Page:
The Advanced Research Projects Agency Network (ARPANET) developed by the U.S. Department of Defense was the world's first operational packet switching network, and the progenitor of the global Internet.
Packet switching, now the dominant basis for both data and voice communication worldwide, was a new and important concept in data communications. Previously, data communications was based on the idea of circuit switching, as in the old typical telephone circuit, where a dedicated circuit is tied up for the duration of the call and communication is only possible with the single party on the other end of the circuit.
With packet switching, a system could use one communication link to communicate with more than one machine by assembling data into packets. Not only could the link be shared (much as a single mail person can be used to post letters to different destinations), but each packet could be routed independently of other packets. This was a major advance.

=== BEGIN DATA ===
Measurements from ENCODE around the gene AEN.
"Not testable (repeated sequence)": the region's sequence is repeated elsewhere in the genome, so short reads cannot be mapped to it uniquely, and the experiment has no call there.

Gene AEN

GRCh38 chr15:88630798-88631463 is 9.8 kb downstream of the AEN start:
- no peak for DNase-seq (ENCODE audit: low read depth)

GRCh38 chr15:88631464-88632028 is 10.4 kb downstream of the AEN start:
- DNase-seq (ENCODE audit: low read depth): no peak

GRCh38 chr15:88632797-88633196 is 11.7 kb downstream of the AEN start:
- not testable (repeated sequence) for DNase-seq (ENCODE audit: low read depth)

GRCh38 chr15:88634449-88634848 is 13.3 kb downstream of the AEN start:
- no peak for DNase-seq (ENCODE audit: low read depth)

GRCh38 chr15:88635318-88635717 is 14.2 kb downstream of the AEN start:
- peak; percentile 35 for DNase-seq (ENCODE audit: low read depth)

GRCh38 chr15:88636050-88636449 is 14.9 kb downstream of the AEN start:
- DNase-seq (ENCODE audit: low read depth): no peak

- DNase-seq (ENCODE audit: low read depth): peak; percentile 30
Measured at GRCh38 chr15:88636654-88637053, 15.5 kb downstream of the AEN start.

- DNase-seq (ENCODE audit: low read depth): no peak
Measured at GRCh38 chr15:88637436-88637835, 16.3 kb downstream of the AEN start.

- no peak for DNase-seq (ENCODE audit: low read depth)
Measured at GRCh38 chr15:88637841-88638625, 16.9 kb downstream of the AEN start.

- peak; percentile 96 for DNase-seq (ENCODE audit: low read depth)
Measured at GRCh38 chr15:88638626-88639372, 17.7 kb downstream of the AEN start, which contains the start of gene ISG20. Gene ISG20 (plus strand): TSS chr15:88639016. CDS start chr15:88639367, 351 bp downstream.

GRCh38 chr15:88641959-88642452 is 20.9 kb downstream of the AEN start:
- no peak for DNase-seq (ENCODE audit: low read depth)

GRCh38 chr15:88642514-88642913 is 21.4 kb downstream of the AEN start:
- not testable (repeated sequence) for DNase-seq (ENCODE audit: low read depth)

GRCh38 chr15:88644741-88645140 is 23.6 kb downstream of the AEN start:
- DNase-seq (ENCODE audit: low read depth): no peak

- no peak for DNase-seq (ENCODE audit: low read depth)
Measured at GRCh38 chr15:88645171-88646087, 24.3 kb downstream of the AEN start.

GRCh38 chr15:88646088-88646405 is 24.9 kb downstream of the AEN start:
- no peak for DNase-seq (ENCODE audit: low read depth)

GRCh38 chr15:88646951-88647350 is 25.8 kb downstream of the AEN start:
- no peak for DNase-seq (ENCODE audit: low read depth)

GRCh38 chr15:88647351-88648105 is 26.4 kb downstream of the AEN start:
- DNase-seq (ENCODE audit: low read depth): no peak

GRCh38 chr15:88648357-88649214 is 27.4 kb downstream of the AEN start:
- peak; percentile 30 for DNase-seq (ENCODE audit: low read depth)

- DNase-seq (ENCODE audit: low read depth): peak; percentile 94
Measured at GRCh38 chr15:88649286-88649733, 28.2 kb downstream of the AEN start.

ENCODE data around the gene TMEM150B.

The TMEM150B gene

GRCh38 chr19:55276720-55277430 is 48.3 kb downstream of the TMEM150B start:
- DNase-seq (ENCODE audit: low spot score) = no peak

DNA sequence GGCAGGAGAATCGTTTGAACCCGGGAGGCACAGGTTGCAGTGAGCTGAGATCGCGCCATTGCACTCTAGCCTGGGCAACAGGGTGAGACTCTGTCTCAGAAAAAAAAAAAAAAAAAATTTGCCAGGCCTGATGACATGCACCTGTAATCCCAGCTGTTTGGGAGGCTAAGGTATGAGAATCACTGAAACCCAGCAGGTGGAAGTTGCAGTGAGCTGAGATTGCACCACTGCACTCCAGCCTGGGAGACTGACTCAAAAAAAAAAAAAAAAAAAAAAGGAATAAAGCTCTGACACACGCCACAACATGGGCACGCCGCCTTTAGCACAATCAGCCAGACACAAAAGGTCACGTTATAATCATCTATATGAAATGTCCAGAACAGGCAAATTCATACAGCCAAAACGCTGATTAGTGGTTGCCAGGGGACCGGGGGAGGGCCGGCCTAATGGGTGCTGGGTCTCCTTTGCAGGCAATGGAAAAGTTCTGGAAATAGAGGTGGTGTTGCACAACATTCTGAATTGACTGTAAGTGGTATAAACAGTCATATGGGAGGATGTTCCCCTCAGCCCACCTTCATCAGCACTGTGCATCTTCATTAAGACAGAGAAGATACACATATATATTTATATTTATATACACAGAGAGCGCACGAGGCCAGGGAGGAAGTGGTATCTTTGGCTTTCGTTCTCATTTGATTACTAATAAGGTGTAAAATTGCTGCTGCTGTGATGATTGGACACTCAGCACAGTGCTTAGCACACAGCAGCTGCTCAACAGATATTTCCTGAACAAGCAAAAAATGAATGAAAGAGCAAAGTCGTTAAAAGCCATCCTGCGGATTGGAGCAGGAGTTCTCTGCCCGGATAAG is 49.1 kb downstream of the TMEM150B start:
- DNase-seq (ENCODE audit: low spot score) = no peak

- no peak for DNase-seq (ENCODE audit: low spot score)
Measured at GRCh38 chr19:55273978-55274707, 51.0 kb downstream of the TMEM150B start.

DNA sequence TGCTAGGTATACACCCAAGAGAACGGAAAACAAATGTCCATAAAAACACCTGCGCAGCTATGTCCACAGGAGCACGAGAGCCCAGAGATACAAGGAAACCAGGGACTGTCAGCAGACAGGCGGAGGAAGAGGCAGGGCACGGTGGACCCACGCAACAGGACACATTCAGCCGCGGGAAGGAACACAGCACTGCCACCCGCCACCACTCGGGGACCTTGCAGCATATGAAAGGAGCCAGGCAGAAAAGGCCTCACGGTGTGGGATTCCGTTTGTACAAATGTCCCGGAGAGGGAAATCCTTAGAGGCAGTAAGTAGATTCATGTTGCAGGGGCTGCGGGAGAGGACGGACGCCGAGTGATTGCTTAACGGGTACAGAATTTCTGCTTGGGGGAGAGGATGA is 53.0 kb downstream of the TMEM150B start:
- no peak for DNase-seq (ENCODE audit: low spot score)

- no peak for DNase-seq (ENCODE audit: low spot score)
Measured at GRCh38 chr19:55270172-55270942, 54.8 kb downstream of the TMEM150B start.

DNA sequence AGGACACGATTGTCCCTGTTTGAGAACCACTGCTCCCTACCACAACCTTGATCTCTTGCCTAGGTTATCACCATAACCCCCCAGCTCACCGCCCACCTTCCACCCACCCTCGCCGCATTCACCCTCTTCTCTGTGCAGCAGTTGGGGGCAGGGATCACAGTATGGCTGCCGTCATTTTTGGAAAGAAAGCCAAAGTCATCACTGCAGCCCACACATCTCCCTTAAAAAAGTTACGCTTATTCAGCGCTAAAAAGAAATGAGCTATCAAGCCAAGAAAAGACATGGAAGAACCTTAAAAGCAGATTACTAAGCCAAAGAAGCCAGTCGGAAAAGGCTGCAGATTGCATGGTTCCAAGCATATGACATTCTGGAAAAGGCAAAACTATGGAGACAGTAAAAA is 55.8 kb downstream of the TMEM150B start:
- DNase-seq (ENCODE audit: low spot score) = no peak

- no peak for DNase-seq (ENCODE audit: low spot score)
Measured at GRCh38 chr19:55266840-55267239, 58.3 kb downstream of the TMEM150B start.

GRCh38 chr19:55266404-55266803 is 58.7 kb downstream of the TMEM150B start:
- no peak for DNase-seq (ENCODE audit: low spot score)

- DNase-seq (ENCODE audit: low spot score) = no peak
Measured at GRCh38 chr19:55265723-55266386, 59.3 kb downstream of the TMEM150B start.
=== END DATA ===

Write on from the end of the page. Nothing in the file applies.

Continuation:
- ARPANET Maps 1967 to 1977
- Looking back at the ARPANET effort
- The Computer History Museum Images of ARPANET from 1964 onwards.
- A Brief History of the Internet
- Paul Baran and the Origins of the Internet
- Leonard Kleinrock's Personal History/Biography
- Personal anecdote of the first message ever sent over the ARPANET
- Len Kleinrock on the Origins (subscribers only)
- Internet Chronology by Larry Roberts
- The Faces in Front of the Monitors
- ARPANET Google Video)